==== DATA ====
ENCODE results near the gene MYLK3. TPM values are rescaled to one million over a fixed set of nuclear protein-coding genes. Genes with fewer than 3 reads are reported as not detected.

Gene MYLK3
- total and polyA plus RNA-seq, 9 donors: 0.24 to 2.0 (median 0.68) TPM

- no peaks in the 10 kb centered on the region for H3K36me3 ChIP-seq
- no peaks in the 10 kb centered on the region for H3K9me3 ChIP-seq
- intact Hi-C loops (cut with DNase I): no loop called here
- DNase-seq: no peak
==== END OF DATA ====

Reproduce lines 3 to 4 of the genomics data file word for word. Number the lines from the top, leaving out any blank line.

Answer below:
- total and polyA plus RNA-seq, 9 donors: 0.24 to 2.0 (median 0.68) TPM

- no peaks in the 10 kb centered on the region for H3K36me3 ChIP-seq